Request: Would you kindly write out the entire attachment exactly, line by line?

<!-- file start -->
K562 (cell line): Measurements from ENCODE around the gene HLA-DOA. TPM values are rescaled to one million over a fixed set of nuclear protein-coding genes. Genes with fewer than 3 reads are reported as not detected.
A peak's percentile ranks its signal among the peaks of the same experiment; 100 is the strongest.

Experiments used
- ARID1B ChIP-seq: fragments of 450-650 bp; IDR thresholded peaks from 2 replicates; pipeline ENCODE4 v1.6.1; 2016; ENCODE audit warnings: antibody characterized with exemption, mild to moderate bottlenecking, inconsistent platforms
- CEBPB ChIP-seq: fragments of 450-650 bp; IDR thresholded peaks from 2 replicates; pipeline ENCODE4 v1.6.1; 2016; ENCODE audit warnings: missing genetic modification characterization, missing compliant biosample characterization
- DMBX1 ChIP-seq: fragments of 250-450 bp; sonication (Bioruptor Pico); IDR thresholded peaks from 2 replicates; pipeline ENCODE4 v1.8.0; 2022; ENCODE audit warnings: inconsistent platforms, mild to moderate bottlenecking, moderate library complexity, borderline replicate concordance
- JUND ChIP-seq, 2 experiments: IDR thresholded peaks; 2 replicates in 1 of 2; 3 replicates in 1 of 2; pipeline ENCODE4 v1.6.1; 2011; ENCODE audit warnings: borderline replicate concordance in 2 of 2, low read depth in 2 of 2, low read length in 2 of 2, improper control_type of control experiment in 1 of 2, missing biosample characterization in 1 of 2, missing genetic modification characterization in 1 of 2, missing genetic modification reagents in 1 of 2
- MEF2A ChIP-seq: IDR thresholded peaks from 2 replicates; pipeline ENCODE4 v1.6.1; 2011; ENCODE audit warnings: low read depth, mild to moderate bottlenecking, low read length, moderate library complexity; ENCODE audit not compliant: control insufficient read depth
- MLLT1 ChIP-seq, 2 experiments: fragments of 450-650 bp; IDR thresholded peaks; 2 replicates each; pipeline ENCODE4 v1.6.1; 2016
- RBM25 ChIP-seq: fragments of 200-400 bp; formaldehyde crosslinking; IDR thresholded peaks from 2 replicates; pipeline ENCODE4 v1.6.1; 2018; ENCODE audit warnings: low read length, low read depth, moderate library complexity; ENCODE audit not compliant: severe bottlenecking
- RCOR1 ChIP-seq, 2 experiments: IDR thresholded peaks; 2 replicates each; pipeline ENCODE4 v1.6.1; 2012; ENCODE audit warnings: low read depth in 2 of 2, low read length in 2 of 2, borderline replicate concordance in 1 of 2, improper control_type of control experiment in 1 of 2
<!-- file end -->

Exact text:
K562 (cell line): Measurements from ENCODE around the gene HLA-DOA. TPM values are rescaled to one million over a fixed set of nuclear protein-coding genes. Genes with fewer than 3 reads are reported as not detected.
A peak's percentile ranks its signal among the peaks of the same experiment; 100 is the strongest.

Experiments used
- ARID1B ChIP-seq: fragments of 450-650 bp; IDR thresholded peaks from 2 replicates; pipeline ENCODE4 v1.6.1; 2016; ENCODE audit warnings: antibody characterized with exemption, mild to moderate bottlenecking, inconsistent platforms
- CEBPB ChIP-seq: fragments of 450-650 bp; IDR thresholded peaks from 2 replicates; pipeline ENCODE4 v1.6.1; 2016; ENCODE audit warnings: missing genetic modification characterization, missing compliant biosample characterization
- DMBX1 ChIP-seq: fragments of 250-450 bp; sonication (Bioruptor Pico); IDR thresholded peaks from 2 replicates; pipeline ENCODE4 v1.8.0; 2022; ENCODE audit warnings: inconsistent platforms, mild to moderate bottlenecking, moderate library complexity, borderline replicate concordance
- JUND ChIP-seq, 2 experiments: IDR thresholded peaks; 2 replicates in 1 of 2; 3 replicates in 1 of 2; pipeline ENCODE4 v1.6.1; 2011; ENCODE audit warnings: borderline replicate concordance in 2 of 2, low read depth in 2 of 2, low read length in 2 of 2, improper control_type of control experiment in 1 of 2, missing biosample characterization in 1 of 2, missing genetic modification characterization in 1 of 2, missing genetic modification reagents in 1 of 2
- MEF2A ChIP-seq: IDR thresholded peaks from 2 replicates; pipeline ENCODE4 v1.6.1; 2011; ENCODE audit warnings: low read depth, mild to moderate bottlenecking, low read length, moderate library complexity; ENCODE audit not compliant: control insufficient read depth
- MLLT1 ChIP-seq, 2 experiments: fragments of 450-650 bp; IDR thresholded peaks; 2 replicates each; pipeline ENCODE4 v1.6.1; 2016
- RBM25 ChIP-seq: fragments of 200-400 bp; formaldehyde crosslinking; IDR thresholded peaks from 2 replicates; pipeline ENCODE4 v1.6.1; 2018; ENCODE audit warnings: low read length, low read depth, moderate library complexity; ENCODE audit not compliant: severe bottlenecking
- RCOR1 ChIP-seq, 2 experiments: IDR thresholded peaks; 2 replicates each; pipeline ENCODE4 v1.6.1; 2012; ENCODE audit warnings: low read depth in 2 of 2, low read length in 2 of 2, borderline replicate concordance in 1 of 2, improper control_type of control experiment in 1 of 2